- During the beginning of the COVID-19 outbreak in the United States, the WHO said people shouldn’t take ibuprofen if they had COVID-19.
- A new report found that nonsteroidal anti-inflammatory drugs like ibuprofen aren’t linked to any adverse effects in people who were positive for SARS-CoV-2, the coronavirus that causes COVID-19.
- COVID-19 is a multi-system disease that can seriously affect the kidneys, gastrointestinal tract, and heart, along with many other organs.
During the beginning of the COVID-19 outbreak in the United States, the World Health Organization (WHO) said that people shouldn’t take ibuprofen if they had COVID-19.
The organization then backtracked and said they didn’t recommend against it. Now, newly published research shows that the medication isn’t associated with having more severe disease.
Ibuprofen belongs to a class of medications known as nonsteroidal anti-inflammatory drugs (NSAIDs).
The WHO’s response was based on a report out of France published in March that drew concerns about ibuprofen making COVID-19 symptoms worse.
Now, a new report published Sept. 8 in PLOS Medicine found that NSAIDs aren’t linked to any adverse effects in people who were positive for SARS-CoV-2, the virus that causes COVID-19.
For the study, researchers assessed data on all 9,236 Danish residents who tested positive for SARS-CoV-2 between Feb. 27 and April 29, 2020. Of them, 248 people (or 2.7 percent) filled a prescription for NSAIDs within 30 days of their positive COVID-19 test.
Of those who tested positive and used NSAIDs:
- 6.3% died
- 24.5% were hospitalized
- 4.9% were admitted to the hospital’s intensive care unit (ICU)
Of those who tested positive and didn’t use NSAIDs:
- 6.1% died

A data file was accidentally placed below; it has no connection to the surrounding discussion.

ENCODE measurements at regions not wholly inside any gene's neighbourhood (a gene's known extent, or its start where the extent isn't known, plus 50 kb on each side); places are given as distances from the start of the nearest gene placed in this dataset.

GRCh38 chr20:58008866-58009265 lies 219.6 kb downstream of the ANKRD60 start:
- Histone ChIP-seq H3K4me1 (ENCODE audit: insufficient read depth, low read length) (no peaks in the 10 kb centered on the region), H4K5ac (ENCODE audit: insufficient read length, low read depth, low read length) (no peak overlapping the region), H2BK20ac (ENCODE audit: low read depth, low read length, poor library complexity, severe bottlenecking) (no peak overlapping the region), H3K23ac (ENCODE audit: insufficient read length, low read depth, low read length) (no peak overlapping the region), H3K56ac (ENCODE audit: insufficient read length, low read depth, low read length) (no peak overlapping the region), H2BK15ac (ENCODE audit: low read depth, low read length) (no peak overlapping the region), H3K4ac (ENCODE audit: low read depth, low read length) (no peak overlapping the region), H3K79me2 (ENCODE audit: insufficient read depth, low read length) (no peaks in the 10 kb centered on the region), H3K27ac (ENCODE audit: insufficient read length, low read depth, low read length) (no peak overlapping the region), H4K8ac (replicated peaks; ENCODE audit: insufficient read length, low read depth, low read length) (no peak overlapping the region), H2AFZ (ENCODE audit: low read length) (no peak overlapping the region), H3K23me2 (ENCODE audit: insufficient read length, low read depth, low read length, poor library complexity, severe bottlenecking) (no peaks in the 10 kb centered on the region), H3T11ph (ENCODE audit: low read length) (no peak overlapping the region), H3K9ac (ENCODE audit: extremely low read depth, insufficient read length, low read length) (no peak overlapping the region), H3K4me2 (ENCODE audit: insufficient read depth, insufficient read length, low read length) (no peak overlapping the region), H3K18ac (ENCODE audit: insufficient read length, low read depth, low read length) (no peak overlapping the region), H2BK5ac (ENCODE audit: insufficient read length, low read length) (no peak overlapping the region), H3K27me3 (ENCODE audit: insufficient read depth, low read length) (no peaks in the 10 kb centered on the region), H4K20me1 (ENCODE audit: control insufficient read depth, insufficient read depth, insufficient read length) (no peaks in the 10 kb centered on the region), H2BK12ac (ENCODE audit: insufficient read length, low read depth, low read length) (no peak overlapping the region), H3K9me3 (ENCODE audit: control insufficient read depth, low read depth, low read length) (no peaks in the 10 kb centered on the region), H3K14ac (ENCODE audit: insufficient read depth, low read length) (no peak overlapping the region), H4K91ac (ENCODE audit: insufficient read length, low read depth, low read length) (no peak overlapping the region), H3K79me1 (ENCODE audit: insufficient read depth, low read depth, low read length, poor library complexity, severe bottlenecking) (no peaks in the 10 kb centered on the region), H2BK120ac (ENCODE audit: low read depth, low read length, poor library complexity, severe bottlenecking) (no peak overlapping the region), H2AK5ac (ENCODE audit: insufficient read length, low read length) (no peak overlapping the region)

- 21.2% were hospitalized
- 4.7% went to the ICU
None of the data from the groups were statistically significant.
“Considering the available evidence, there is no reason to withdraw well-indicated use of NSAIDs during the SARS-CoV-2 pandemic,” the authors state. There are well-established adverse effects from NSAIDs, which should be considered in any patient.
“I would urge caution to jumping to any conclusions,” Dr. Joseph Poterucha, an ICU physician with the Mayo Clinic Health System in Wisconsin, told Healthline.
That’s because there are numerous side effects of NSAIDs, including cardiac, renal, and gastrointestinal complications that need to be considered, he added.
“In certain individuals with chronic medical comorbidities, the burden of this side effect profile in concert with an active coronavirus infection could be detrimental,” he said.
In other words, people with chronic kidney disease, heart failure, history of stroke, and history of stomach ulcers complicated by gastrointestinal bleeding should avoid NSAIDs in general.
Unknowns about possible ACE2 connection
Early research claimed that SARS-CoV-2 binded to target cells via angiotensin-converting enzyme 2 (ACE2).
Patients likely have increased ACE2 expression if they’re treated with ACE inhibitors, angiotensin II type I receptor blockers (ARBs), or thiazolidinediones, according to an April study in The Lancet.